“So they say; but I have a theory — but no matter about that now. I’m going down again to see how things have progressed. I’ll be back for you later. Only be ready.”
Be ready! I almost laughed — a hysterical laugh, of course, when I recalled the injunction. Be ready! This lonely sitting by myself, with nothing to do but think was a fine preparation for a sudden appearance before those men — some of them police-officers, no doubt.
But that’s enough about myself; I’m not the heroine of this story. In a half hour or an hour — I never knew which — George reappeared only to tell me that no conclusions had as yet been reached; an element of great mystery involved the whole affair, and the most astute detectives on the force had been sent for. Her father, who had been her constant companion all winter, had not the least suggestion to offer in way of its solution. So far as he knew — and he believed himself to have been in perfect accord with his daughter — she had injured no one. She had just lived the even, happy and useful life of a young woman of means, who sees duties beyond those of her own household and immediate surroundings. If, in the fulfillment of those duties, she had encountered any obstacle to content, he did not know it; nor could he mention a friend of hers — he would even say lovers, since that was what he meant — who to his knowledge could be accused of harbouring any such passion of revenge as was manifested in this secret and diabolical attack. They were all gentlemen and respected her as heartily as they appeared to admire her. To no living being, man or woman, could he point as possessing any motive for such a deed. She had been the victim of some mistake, his lovely and ever kindly disposed daughter, and while the loss was irreparable he would never make it unendurable by thinking otherwise.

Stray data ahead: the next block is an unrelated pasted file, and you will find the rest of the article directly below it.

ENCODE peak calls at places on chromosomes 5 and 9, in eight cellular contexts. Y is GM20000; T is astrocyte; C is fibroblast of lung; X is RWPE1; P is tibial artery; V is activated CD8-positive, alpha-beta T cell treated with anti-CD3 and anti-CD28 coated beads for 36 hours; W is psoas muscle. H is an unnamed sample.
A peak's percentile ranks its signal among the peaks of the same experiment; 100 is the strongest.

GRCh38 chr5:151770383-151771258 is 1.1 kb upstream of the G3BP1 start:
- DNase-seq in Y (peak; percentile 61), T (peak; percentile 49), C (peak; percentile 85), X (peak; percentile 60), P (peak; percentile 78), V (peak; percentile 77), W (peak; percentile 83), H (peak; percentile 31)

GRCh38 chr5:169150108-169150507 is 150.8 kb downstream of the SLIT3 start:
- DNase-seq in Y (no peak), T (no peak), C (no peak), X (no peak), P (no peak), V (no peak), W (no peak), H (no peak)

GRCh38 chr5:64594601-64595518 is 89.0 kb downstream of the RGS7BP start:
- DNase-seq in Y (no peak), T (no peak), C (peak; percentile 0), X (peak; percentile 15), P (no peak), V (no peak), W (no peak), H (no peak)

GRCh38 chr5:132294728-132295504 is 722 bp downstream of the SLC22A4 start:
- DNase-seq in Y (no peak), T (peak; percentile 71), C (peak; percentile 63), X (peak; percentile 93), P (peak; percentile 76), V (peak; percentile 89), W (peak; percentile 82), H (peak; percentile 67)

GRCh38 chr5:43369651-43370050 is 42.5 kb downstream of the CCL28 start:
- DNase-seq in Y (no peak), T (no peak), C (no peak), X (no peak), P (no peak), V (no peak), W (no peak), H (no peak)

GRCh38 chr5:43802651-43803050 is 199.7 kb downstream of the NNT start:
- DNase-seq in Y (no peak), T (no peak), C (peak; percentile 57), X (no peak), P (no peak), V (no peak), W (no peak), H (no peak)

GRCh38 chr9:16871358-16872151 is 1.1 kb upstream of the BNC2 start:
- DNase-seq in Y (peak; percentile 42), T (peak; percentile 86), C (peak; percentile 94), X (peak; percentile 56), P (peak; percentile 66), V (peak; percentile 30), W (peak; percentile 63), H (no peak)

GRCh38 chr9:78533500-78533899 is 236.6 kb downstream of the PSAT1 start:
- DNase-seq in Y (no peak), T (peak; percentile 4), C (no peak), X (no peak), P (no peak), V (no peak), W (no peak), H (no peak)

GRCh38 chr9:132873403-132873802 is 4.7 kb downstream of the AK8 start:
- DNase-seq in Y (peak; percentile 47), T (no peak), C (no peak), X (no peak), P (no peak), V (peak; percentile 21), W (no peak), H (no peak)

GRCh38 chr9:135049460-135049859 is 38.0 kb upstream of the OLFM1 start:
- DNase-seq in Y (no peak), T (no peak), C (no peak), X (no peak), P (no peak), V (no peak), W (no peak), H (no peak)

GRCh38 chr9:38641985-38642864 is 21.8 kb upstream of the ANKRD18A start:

Such was the father’s way of looking at the matter, and I own that it made our duty a trifle hard. But George’s mind, when once made up, was persistent to the point of obstinacy, and while he was yet talking he led me out of the room and down the hall to the elevator.
“Mr. Slater knows we have something to say, and will manage the interview before us in the very best manner,” he confided to me now with an encouraging air. “We are to go to the blue reception room on the parlour floor.”
I nodded, and nothing more was said till we entered the place mentioned. Here we came upon several gentlemen, standing about, of a more or less professional appearance. This was not very agreeable to one of my retiring disposition, but a look from George brought back my courage, and I found myself waiting rather anxiously for the questions I expected to hear put.
Mr. Slater was there according to his promise, and after introducing us, briefly stated that we had some evidence to give regarding the terrible occurrence which had just taken place in the house.
George bowed, and the chief spokesman — I am sure he was a police-officer of some kind — asked him to tell what it was.
George drew himself up — George is not one of your tall men, but he makes a very good appearance at times. Then he seemed suddenly to collapse. The sight of their expectation made him feel how flat and childish his story would sound. I, who had shared his adventure, understood his embarrassment, but the others were evidently at a loss to do so, for they glanced askance at each other as he hesitated, and only looked back when I ventured to say:
“It’s the peculiarity of the occurrence which affects my husband. The thing we saw may mean nothing.”
“Let us hear what it was and we will judge.”
Then my husband spoke up, and related our little experience. If it did not create a sensation, it was because these men were well accustomed to surprises of all kinds.
“Washed his hands — a gentleman — out there in the snow — just after the alarm was raised here?” repeated one.
“And you saw him come out of this house?” another put in.
“Yes, sir; we noticed him particularly.
“Can you describe him?”
It was Mr. Slater who put this question; he had less control over himself, and considerable eagerness could be heard in his voice.
“He was a very fine-looking man; unusually tall and unusually striking both in his dress and appearance. What I could see of his face was bare of beard, and very expressive. He walked with the swing of an athlete, and only looked mean and small when he was stooping and dabbling in the snow.”
“His clothes. Describe his clothes.” There was an odd sound in Mr. Slater’s voice.
“He wore a silk hat and there was fur on his overcoat. I think the fur was black.”
Mr. Slater stepped back, then moved forward again with a determined air.
“I know the man,” said he.
Last updated Sunday, March 27, 2016 at 11:55